gluten free king cake rolled up

Brush the milk on top of the exposed pastry, then using a large sharp knife, make a cut in the top of the pastry every 2 inches to expose one layer of the roll.

Spray a sheet of wax paper with cooking oil, then cover the cake and let rise in a warm spot for 20-30 minutes like a warming drawer or an oven heated to 200º F then turned off.

gluten free king cake shaped

Preheat oven to 350º F (static) or 325º F (convection).

Remove the wax paper from the cake and bake for 20-25 minutes.

Remove to a wire rack to cool.

While cooling, mix icing ingredients and drizzle over the cake. Sprinkle colored sugar on top of wet icing, alternating colors between each cut in the top of the cake.

Insert a pecan or plastic baby into the underside of the cake to hide it.

gluten free king cake close up

gluten free king cake pin - gfJules

49 thoughts on “Gluten Free King Cake Recipe

  1. I have done King Cake using the cinnamon roll recipe on the Bob’s Red Mill Pizza Crust/Cinnamon roll mix but I was not thrilled with the results. I would like it to come out softer.
    I am studying your recipe here but I could do with a corn free flour. A little of the starch in a mix is tolerable for me but actual corn flour would bother me. I have Bob’s baking flour but it does not say it is for bread.

    • Hi Louise, I can’t say I have worked with any of Bob’s flours – they’re not certified gluten free so I won’t risk it. If you’re looking for a corn-free blend, I have a ratio recipe you can follow in this article, or try Better Batter Flour. I hope you get to try this recipe again with a good flour blend so it comes out yummy and soft like it should!

  2. What fun it would be to have one of these for our family Fat Tuesday! I am a Celiac with Dairy, Egg, & Sugar intolerance, as well & 3 of my 6 children are Gluten & either/or Dairy & Egg intolerant, also. I have a few questions about this recipe. You show some substitutions (Dairy free “butter” etc.) but what about the eggs? Can Ener-G Egg replacement or Follow Your Heart Vegan Eggs be used? Also, can Stevia or Coconut Sugar be used in place of the Cane Sugar? Your products have been a lifesaver for us.

  3. This sounded so exciting! I really wanted to try this customary King’s Cake! However, I have allergies to nightshades as well as gluten. I noticed that your all purpose flour is made with potato starch. Do you happen to have anything for those of us with a double allergy?

    • Hi Michelle, do you have my book, Free for All Cooking? In it, I give homemade flour blend recipes for successful baking without gluten or nightshades. I’d recommend checking that out and then using recipes like this one for King Cake!

    • How wonderful, Chris! Thanks so much for letting me know! I’m so glad you didn’t give up and now you have delicious King Cake back in your life! :)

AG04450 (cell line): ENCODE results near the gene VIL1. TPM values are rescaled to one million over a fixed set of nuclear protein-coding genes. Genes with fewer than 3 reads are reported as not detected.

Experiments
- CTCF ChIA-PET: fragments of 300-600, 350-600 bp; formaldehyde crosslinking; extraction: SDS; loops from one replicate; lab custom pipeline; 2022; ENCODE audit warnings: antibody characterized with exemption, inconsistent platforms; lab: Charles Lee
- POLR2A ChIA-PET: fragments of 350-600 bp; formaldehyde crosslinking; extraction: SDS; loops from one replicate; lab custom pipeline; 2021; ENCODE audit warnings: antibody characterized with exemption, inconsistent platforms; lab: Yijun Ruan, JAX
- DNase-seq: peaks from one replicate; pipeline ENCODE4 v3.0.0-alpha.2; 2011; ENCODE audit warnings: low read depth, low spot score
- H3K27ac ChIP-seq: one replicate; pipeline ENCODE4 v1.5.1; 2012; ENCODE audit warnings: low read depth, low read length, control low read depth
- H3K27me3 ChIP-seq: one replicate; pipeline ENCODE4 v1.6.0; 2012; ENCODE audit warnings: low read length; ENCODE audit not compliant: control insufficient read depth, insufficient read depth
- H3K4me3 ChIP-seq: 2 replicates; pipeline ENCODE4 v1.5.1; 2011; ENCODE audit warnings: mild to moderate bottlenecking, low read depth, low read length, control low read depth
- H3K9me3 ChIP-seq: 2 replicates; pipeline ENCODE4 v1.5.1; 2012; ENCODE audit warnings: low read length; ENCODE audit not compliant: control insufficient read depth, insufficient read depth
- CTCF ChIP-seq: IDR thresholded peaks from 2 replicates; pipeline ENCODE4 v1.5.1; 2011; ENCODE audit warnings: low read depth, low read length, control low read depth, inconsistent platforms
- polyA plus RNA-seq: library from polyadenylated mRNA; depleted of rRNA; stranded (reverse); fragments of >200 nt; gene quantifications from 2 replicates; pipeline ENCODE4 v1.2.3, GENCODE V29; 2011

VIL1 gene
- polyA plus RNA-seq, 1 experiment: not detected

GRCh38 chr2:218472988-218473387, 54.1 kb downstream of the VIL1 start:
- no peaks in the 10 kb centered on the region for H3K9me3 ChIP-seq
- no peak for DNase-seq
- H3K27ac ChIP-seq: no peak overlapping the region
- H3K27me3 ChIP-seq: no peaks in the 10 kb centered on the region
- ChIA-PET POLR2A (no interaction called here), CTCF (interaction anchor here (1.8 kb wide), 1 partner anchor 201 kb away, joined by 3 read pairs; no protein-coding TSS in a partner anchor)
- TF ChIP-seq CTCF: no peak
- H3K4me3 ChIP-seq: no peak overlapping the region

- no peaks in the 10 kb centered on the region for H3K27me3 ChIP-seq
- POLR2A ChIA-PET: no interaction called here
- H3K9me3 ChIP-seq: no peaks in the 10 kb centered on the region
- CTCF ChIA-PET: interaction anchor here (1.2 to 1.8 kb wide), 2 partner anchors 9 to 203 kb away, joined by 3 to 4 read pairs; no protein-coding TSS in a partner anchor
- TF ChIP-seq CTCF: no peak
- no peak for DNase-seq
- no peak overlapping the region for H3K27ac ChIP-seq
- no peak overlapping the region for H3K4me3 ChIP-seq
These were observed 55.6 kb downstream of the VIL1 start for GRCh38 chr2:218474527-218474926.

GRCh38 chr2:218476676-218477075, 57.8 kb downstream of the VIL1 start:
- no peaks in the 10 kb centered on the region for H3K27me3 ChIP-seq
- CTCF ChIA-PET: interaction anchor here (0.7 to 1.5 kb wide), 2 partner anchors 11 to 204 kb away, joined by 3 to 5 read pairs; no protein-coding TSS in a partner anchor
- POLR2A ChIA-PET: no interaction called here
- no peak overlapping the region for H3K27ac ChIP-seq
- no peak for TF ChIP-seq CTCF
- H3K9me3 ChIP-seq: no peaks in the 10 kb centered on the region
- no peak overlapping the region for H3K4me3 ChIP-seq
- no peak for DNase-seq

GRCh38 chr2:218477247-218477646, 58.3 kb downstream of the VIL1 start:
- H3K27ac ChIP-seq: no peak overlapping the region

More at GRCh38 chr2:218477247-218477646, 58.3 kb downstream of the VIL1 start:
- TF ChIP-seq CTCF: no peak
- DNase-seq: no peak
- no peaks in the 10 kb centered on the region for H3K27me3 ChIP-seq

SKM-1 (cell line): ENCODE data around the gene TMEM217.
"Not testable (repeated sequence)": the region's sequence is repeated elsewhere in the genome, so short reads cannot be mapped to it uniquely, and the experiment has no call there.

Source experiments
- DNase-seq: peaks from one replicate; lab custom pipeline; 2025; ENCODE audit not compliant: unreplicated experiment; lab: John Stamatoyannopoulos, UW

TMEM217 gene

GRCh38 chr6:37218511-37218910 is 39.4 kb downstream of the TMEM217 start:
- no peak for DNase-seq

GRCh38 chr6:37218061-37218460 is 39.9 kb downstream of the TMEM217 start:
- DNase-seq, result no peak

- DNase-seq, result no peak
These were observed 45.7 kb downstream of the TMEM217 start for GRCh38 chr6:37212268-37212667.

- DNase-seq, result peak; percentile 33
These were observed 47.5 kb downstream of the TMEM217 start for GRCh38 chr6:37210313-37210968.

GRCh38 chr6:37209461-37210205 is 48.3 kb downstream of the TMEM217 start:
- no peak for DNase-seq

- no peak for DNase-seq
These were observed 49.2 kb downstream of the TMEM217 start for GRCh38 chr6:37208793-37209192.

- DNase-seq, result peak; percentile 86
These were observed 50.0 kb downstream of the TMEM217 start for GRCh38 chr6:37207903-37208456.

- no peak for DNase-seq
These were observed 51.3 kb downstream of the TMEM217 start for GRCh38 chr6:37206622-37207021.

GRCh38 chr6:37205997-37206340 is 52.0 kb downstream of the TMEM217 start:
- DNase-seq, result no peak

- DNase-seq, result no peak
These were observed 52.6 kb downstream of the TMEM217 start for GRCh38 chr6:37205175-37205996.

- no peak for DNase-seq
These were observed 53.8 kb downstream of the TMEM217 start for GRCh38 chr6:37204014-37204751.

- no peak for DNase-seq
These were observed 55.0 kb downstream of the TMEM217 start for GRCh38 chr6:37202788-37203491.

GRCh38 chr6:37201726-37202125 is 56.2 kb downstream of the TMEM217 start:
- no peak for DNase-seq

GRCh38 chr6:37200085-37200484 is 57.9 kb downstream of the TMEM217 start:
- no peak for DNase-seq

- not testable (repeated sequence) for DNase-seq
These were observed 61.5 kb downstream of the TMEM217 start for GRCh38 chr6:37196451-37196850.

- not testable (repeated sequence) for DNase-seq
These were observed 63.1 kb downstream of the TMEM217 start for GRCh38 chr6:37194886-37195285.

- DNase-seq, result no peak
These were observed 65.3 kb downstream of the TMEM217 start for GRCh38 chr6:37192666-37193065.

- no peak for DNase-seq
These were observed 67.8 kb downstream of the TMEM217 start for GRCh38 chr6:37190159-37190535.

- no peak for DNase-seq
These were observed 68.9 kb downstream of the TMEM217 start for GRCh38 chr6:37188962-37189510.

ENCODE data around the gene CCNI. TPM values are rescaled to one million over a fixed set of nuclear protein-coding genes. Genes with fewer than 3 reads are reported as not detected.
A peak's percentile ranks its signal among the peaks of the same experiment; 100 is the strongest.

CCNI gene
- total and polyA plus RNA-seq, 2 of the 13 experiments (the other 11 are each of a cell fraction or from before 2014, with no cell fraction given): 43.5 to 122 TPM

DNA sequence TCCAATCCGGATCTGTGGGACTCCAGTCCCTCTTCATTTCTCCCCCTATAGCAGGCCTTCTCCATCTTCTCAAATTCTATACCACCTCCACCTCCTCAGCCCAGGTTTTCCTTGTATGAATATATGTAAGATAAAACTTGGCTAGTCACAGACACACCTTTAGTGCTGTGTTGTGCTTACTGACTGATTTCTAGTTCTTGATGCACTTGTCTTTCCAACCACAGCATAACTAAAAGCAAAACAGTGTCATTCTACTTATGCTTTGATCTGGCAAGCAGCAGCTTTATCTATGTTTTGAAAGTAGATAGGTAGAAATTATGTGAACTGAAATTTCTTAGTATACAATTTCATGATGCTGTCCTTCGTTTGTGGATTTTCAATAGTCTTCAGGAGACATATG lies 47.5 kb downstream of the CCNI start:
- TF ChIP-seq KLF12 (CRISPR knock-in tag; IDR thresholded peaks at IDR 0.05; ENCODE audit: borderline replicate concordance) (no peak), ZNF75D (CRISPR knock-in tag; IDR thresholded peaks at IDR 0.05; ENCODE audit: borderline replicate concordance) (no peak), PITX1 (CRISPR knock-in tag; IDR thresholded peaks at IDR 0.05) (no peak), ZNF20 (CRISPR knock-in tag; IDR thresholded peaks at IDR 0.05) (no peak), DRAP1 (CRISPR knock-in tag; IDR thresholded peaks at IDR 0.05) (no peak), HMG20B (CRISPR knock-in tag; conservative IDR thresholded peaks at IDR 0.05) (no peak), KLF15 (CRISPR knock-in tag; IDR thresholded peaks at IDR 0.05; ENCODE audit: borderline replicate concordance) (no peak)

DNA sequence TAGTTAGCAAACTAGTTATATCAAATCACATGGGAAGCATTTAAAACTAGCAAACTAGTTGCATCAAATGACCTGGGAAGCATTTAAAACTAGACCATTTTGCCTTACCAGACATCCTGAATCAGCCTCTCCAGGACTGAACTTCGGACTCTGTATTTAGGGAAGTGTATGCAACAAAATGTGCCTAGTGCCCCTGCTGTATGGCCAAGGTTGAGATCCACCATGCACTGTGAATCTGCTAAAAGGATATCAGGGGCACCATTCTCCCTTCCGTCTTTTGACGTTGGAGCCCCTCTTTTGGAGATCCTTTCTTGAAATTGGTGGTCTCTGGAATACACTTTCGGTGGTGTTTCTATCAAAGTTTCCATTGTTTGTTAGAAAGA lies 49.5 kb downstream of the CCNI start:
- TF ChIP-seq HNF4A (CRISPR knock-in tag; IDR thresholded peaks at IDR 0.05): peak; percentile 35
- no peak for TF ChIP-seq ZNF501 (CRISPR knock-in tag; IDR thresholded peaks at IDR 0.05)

4. Jules, when I read all these rave reviews and saw your lovely photos, I knew I had to feature your cake in my roundup at All Gluten-Free Desserts! (The beautiful masks from Mardi Gras are my fave, so I love that you included one with your cake!) I’m ready for spring and Mardi Gras. Laissez les bon temps rouler indeed!


    • Yes Shirley, bring on spring!!! I love Mardi Gras, and all foods related to it! Thanks for featuring my King Cake on All Gluten-Free Desserts, my friend!

    • I’ve just wrapped it tightly and stored at room temperature. If you find it is not soft enough, you can quickly microwave it the next day, but it should be good for a day or two, at least. Enjoy!

  5. Well, this was interesting. I find that often gluten free doughs are very fragile but I stumbled upon a way to make it easier to work with. As I was out of chicken eggs, I used 1 extremely large duck egg (a friend has a flock). This made the dough stiffer and easier to work with. Also, I dusted the parchment paper with flour, rolled (pressed actually) the dough out on it, trimmed it, and then lifted one end and used it to roll the dough onto itself. Once it was formed, I just lifted the dough and parchment together onto the baking sheet and voila! I’ve also made this with the cream cheese filling. When I do that. I actually form the ring, then overturn a very large, greased Pyrex casserole dish over it and then flip the cake into the dish to cook. That way, there are no cream cheese explosions. Thanks Jules!

  6. Loved the king cake! I was so happy that my two girls could enjoy this treat again! I made it twice, once with your flour and once without. It was much, much better with your flour! I am from New Orleans so I know what I am talking about. My daughter informed me that I cant wait a whole year before I make it again!